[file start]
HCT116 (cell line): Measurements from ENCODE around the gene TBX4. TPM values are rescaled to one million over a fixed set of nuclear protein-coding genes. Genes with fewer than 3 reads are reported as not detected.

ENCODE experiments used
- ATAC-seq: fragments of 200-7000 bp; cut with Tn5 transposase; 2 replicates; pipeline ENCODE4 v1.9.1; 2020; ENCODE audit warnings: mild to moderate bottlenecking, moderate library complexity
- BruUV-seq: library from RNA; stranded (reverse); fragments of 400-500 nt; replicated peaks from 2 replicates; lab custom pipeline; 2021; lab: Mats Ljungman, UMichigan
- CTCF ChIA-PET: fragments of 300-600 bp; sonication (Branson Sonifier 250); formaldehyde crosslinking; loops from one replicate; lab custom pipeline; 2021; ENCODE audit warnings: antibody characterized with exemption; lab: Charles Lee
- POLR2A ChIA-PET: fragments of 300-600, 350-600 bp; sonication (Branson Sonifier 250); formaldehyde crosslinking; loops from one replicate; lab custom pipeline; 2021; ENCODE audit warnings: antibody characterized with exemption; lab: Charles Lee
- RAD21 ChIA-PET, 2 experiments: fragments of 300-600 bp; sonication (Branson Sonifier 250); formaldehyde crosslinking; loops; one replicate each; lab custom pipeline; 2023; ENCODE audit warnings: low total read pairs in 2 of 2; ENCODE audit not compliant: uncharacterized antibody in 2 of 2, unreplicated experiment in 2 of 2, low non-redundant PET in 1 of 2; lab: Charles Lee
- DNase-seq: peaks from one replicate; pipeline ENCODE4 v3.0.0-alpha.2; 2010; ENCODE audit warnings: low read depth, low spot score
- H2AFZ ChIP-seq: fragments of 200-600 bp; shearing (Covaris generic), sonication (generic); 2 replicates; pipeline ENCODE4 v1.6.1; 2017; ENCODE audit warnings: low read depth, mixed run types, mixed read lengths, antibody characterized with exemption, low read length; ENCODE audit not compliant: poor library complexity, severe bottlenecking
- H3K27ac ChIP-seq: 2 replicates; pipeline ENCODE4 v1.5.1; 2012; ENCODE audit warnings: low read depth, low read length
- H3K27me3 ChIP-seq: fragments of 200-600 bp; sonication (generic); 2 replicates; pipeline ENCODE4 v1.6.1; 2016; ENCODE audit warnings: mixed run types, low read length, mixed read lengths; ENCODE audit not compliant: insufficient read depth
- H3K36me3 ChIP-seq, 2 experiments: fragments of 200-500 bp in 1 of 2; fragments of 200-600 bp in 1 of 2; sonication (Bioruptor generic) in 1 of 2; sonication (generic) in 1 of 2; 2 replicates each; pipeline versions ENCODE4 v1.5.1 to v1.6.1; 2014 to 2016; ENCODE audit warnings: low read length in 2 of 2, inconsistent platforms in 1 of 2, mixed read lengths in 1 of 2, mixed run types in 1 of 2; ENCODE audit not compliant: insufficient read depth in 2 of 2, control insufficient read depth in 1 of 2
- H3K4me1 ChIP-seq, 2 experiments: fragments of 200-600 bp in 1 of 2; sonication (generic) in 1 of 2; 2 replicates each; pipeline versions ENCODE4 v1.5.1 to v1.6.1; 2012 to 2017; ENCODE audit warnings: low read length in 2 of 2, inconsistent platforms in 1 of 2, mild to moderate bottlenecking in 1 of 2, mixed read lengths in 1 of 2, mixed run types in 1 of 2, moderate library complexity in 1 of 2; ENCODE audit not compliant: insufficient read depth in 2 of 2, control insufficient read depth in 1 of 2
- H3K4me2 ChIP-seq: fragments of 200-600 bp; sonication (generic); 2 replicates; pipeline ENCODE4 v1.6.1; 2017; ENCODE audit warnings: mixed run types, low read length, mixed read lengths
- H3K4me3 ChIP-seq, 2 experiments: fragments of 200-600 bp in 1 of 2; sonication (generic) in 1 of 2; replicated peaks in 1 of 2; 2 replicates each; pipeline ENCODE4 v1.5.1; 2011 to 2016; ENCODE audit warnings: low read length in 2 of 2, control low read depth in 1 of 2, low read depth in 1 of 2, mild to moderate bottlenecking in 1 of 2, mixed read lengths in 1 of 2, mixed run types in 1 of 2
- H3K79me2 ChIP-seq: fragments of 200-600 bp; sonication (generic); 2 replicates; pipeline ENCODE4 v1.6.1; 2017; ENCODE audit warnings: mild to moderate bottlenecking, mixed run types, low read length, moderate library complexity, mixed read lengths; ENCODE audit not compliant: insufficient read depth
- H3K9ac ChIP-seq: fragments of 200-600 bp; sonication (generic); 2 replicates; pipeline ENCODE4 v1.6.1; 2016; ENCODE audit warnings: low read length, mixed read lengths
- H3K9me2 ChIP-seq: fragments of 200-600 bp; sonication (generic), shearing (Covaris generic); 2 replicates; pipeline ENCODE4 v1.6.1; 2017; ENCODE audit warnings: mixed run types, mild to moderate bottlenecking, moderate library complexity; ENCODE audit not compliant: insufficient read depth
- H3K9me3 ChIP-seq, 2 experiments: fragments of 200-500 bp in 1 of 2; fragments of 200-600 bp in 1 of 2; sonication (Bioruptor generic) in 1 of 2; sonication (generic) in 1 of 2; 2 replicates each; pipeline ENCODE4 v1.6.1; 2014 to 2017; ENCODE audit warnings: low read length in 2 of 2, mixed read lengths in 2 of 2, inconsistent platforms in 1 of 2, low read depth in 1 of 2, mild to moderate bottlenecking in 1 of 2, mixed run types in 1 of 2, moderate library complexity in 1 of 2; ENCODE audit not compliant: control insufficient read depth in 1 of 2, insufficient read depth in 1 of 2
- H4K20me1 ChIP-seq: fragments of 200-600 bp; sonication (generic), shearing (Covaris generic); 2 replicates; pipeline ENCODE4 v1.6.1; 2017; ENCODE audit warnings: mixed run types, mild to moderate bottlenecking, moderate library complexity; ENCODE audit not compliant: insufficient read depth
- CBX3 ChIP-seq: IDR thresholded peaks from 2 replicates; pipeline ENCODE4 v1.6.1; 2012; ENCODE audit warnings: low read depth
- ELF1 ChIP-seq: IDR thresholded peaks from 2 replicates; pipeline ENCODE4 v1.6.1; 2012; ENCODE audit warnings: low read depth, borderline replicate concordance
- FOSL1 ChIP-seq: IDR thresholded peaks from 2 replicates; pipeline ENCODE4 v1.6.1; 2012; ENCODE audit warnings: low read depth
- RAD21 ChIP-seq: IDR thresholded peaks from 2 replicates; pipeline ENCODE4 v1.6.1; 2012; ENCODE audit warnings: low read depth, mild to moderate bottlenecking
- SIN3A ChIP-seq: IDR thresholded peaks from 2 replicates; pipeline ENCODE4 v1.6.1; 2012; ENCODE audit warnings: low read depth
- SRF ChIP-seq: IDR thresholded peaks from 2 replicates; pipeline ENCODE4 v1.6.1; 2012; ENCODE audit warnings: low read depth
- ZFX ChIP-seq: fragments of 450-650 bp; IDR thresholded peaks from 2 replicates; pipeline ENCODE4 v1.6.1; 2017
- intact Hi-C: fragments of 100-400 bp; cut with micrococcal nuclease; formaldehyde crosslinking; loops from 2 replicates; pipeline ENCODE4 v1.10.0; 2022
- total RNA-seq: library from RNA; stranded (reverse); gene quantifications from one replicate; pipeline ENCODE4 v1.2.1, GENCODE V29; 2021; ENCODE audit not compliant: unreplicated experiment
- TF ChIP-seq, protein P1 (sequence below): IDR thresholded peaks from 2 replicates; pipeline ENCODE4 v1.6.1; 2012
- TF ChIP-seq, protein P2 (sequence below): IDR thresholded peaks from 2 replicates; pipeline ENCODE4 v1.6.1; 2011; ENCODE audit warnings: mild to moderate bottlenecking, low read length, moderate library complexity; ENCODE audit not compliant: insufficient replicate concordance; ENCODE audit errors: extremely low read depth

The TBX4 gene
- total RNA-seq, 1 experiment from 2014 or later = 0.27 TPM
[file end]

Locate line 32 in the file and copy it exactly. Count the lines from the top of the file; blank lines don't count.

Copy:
The TBX4 gene